Will Apple sweeten or sour sentiment with profit guidance after its Q1s on Tuesday?

Russ Mould
28 January 2019

“Investors in Apple – and technology stocks more generally – will be looking toward the company’s first-quarter results on Tuesday night for some reassurance after the profit warning on 3 January and the important numbers will not be those for Q1 but any guidance from boss Tim Cook about the second quarter and beyond,” says Russ Mould, AJ Bell Investment Director.

“Judging by subsequent price action, investors have concluded Apple’s first-quarter stumble was just a blip. The Californian giant’s shares have rallied 11% from their lows to get back to where they started the year, while the Philadelphia Semiconductor Index, or SOX, which features many of Apple’s major component suppliers, is up 11% for 2019 to date and stands at a three-month high.

“Using the mid-point of the revised guidance provided by Tim Cook on 3 January, Apple is expected to record an earnings per share figure of $4.16 for its fiscal first quarter.

“That still represents year-on-year growth of some 7%, despite the 10% downgrades implied by the trading alert, but all of that increase comes from a drop in the tax charge and a lower share count following the company’s massive share buyback scheme. 

$ million

Actual

 

Guidance in November

New Guidance

 

Q1 2017-18

 

Q1 2018-19

Q1 2018-19

Sales

88,293

 

91,000*

84,000

 

 

 

 

 

Gross profit

33,912

 

34,808*

31,920

Gross margin

38.4%

 

38.25%

38.0%

 

 

 

 

 

Operating costs

(7,638)

 

(8,750)

(8,700)

Operating profit

26,274

 

26,058

23,220

Operating margin

29.8%

 

28.6%

27.6%

 

 

 

 

 

Financial income

821

 

300

550

Tax

(6,965)

 

(4,349)

(3,922)

Tax charge

25.8%

 

16.5%

16.5%

 

 

 

 

 

Net income

20,065

 

22,009

19,848

Earnings per share

$3.89

 

$4.61

$4.16

Source: Apple accounts. *Based on mid-point of prior guidance.

“Sales and operating profit – the best signs of the company’s ultimate health – are both expected to be down year-on-year, the first such declines in two years since the drops suffered in Apple’s fiscal first quarter for 2017 (Q4 2016 on a calendar basis).

 
Source: Apple accounts. Fiscal year to September

“But this is largely discounted and the shares have even shrugged it off. What really matters now is the guidance provided by Mr Cook and his team for the second quarter and then the rest of Apple’s fiscal year.

“Consensus forecasts are looking for a second-quarter sales figure of $59.7 billion, a 2.4% year-on-year drop and earnings per share of $2.73, flat year-on-year, helped by the lower share count that has resulted from Apple’s monster share buyback programme, which came to $72.7 billion last year alone.

 

Q1 2017-18

Q2

Q3

Q4

Q1 2018-19E

Q2 E

Sales ($bn)

88.3

61.1

53.3

62.9

84.0

59.7

EPS ($)

3.89

2.73

2.34

2.91

4.16

2.73

 

 

 

 

 

 

 

Year-on-year change

Sales

12.7%

15.6%

17.3%

19.6%

(4.9%)

(2.4%)

EPS

15.8%

30.0%

40.1%

40.8%

7.0%

0.0%

Source: Apple accounts, consensus forecasts from NASDAQ and Zacks. Fiscal year to September

“The forecasts imply a 29% drop in sales from Q1 to Q2 and a 34% drop in earnings per share. This may sound dramatic but neither number looks that unusual given the seasonality of earnings showed across the last five years and the importance of the end-of-year Christmas selling season.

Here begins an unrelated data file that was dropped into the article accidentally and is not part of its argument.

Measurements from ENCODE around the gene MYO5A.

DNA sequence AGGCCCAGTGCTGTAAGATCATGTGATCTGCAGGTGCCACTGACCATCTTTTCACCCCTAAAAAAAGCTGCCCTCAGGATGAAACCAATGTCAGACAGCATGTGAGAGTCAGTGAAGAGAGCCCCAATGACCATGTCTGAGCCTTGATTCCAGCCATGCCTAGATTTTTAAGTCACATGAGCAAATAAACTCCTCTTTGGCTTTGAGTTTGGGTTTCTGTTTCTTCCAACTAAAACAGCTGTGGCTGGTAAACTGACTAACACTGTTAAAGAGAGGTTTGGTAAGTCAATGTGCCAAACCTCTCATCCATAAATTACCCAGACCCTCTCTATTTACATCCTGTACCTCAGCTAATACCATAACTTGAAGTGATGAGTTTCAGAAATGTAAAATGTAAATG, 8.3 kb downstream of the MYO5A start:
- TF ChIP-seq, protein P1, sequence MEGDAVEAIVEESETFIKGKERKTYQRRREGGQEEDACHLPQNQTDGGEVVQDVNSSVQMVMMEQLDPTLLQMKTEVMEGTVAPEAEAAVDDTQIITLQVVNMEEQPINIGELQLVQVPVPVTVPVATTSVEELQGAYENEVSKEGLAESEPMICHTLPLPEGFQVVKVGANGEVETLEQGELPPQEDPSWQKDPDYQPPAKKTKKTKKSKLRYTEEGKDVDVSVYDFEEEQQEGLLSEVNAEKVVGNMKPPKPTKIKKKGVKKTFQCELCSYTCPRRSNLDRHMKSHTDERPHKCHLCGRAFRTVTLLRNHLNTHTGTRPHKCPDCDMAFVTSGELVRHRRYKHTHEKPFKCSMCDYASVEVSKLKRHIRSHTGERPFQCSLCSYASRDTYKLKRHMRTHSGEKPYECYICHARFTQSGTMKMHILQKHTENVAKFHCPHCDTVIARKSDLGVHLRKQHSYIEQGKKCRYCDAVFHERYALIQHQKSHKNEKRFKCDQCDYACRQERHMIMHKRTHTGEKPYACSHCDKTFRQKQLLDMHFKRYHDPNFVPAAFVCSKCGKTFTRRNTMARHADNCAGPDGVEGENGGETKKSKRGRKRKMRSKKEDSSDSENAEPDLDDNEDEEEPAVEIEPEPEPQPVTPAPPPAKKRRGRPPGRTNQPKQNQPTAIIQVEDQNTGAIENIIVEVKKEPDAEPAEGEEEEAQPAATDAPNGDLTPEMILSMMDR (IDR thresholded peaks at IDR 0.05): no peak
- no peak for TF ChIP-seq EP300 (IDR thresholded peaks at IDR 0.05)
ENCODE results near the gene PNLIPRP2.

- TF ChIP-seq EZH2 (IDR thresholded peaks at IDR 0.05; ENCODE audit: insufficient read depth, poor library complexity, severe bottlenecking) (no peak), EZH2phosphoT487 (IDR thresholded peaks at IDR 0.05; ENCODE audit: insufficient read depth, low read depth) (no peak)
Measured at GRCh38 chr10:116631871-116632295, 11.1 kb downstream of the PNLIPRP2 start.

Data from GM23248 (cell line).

Quarter-on-quarter change from Q1 (Oct-Dec) to Q2 (Jan-Mar)

 

2013-14

2014-15

2015-16

2016-17

2017-18

5yr avg

2018-19E

Sales

(20.7%)

(22.2%)

(33.4%)

(32.5%)

(30.8%)

(27.9%)

(29.0%)

EPS

(19.9%)

(23.9%)

(42.1%)

(37.5%)

(29.8%)

(30.6%)

(34.4%)

Source: Apple accounts, consensus forecasts from NASDAQ and Zacks. Fiscal year to September

“As such, analysts currently seem content to assume that the Q1 was just a blip in smartphone sales, rather than a warning of saturation, market share loss and margin pressure in that market, with services and app sales taking up any slack. Investors seem to be buying that theory too, given how Apple’s shares are bouncing back, even if recent commentary from the supply chain, via companies such as Taiwan Semiconductor Manufacturing Company and France’s ST Microelectronics, on the face of it reads less positively than that. TSMC, for example, showed inventory of finished silicon chips and parts rising far faster than sales in its fourth quarter, which is usually not a good sign and one that suggests demand in end-markets is proving softer than expected.

“Despite such mixed news flow, analysts are expecting Apple to get back on the growth track in its next financial year, with 3% growth in sales and 15% in earnings for the 12 months to September 2020.

 

2015-16

2016-17

2017-18

2018-19E

2019-20E

Sales ($bn)

215.6

229.2

265.6

259.1

266.1

EPS ($)

8.27

9.20

11.87

11.88

13.61

 

 

 

 

 

 

Year-on-year change

Sales

(7.7%)

6.3%

15.9%

(2.5%)

2.7%

EPS

(10.1%)

11.2%

29.1%

0.0%

14.6%

Source: Apple accounts, consensus forecasts from NASDAQ and Zacks. Fiscal year to September

“If those forecasts prove accurate it is easy to see why Apple’s shares are going higher. 

“At $157, those estimates put the shares on 11.5 forward earnings for fiscal 2019-2020 with a dividend yield of some 2% and a balance sheet that still has $123 billion of net cash, compared to its $750 billion market cap. 

“That degree of solidity and Apple’s robust cash flow could appeal to value seekers, given the relatively lowly valuation, which represents a clear discount to the wider US market on an earnings basis. According to research from Standard & Poor’s, the S&P 500 benchmark index trades on 15.5 earnings for 2019.” 

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